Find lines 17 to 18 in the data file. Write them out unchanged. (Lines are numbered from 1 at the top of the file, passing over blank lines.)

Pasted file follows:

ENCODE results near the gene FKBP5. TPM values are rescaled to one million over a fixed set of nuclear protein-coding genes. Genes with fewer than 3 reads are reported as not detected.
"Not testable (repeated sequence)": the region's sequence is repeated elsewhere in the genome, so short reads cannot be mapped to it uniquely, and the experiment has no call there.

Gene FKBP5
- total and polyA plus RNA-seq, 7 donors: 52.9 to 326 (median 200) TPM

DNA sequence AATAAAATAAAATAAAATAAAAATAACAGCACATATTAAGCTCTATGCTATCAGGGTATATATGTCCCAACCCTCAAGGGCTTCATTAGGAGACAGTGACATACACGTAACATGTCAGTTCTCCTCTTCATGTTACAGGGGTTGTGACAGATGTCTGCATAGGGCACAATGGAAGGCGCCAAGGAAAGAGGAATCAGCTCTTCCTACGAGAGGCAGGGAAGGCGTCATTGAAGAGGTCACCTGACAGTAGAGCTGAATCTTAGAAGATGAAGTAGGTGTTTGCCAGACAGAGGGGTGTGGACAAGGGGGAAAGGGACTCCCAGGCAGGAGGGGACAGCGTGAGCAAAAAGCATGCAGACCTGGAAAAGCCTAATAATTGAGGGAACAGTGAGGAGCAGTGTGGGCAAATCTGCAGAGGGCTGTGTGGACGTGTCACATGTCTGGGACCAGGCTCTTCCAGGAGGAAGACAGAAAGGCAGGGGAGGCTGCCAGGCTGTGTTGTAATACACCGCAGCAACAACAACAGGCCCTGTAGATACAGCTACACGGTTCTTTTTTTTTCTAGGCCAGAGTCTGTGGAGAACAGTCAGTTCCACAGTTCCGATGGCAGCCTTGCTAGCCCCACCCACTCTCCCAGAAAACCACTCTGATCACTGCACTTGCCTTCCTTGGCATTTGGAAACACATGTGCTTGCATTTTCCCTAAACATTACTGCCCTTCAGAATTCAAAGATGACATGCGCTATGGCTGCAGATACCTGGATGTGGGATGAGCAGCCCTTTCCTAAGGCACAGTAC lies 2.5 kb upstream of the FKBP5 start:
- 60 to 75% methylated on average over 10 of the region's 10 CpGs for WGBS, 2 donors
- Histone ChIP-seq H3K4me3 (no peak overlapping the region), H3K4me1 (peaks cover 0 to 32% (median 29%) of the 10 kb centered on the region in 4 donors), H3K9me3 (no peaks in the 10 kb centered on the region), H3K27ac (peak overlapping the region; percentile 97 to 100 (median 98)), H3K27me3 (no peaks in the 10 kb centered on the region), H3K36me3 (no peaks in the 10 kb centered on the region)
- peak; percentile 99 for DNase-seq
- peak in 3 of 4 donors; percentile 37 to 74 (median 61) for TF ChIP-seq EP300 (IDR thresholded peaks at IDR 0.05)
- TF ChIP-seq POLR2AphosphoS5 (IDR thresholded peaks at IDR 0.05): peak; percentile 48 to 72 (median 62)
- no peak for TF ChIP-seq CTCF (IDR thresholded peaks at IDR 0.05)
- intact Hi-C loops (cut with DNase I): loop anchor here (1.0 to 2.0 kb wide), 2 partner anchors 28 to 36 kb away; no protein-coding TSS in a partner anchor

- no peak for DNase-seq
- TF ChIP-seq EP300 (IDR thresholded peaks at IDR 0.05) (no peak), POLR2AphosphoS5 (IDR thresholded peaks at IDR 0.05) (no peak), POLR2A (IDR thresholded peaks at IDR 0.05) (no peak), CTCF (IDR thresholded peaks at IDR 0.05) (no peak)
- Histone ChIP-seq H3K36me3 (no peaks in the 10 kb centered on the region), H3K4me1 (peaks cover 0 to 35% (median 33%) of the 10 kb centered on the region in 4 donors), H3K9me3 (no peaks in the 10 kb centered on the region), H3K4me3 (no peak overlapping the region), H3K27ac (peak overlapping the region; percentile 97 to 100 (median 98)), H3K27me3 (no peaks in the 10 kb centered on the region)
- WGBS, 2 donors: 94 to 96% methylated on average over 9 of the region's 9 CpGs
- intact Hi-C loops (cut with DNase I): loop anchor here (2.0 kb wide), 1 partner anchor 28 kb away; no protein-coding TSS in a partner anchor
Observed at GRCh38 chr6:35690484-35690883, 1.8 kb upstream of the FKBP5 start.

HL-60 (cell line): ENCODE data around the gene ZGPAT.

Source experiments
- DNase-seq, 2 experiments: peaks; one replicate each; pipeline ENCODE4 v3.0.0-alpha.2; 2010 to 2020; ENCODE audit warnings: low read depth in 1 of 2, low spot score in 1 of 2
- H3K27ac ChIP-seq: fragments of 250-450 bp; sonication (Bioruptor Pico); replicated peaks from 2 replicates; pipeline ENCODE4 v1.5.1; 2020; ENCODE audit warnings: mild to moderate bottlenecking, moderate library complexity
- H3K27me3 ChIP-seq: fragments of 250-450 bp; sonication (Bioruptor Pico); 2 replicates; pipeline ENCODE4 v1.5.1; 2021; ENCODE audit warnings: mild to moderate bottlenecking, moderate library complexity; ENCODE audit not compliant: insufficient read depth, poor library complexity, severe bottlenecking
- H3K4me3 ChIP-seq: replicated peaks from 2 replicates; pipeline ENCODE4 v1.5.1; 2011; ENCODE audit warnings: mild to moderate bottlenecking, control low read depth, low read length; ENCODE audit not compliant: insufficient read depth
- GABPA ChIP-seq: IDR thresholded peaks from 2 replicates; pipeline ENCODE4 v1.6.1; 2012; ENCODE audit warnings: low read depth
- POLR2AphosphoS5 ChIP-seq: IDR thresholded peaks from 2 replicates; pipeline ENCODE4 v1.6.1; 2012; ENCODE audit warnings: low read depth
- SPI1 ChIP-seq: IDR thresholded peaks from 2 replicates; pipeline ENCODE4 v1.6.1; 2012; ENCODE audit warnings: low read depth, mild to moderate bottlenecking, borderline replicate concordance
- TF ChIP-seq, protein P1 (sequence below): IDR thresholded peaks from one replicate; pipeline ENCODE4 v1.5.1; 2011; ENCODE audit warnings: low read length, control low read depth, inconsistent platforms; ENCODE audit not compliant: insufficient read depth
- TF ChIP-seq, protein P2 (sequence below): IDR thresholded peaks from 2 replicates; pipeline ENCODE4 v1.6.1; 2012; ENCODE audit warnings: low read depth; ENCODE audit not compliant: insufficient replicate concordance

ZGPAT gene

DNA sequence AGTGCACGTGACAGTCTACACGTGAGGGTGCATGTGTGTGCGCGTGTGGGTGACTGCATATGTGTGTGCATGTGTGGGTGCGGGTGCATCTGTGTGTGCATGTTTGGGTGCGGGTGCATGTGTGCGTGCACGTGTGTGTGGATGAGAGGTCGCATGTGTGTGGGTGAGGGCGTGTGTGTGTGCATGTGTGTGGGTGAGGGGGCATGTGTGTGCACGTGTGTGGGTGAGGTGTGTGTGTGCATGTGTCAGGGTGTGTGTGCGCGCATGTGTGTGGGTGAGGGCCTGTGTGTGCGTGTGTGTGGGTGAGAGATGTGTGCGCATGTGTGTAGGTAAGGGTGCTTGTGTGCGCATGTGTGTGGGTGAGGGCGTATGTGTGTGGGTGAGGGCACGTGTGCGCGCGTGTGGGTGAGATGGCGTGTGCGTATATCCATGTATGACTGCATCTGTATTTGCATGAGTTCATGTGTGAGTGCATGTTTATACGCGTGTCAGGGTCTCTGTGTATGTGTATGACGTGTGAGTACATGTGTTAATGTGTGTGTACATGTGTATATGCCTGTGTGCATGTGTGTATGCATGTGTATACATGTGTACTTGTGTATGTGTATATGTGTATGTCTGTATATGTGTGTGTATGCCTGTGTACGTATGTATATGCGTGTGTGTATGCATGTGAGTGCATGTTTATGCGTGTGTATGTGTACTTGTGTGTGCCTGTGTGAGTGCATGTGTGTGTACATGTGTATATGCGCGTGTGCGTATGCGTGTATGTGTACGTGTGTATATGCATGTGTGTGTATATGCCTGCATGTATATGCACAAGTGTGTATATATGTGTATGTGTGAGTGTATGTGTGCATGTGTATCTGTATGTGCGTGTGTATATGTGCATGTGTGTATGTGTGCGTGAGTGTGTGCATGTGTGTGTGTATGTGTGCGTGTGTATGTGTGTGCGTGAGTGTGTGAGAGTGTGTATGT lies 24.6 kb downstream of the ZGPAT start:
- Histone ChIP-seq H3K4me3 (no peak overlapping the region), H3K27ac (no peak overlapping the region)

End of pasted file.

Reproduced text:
- intact Hi-C loops (cut with DNase I): loop anchor here (2.0 kb wide), 1 partner anchor 28 kb away; no protein-coding TSS in a partner anchor
Observed at GRCh38 chr6:35690484-35690883, 1.8 kb upstream of the FKBP5 start.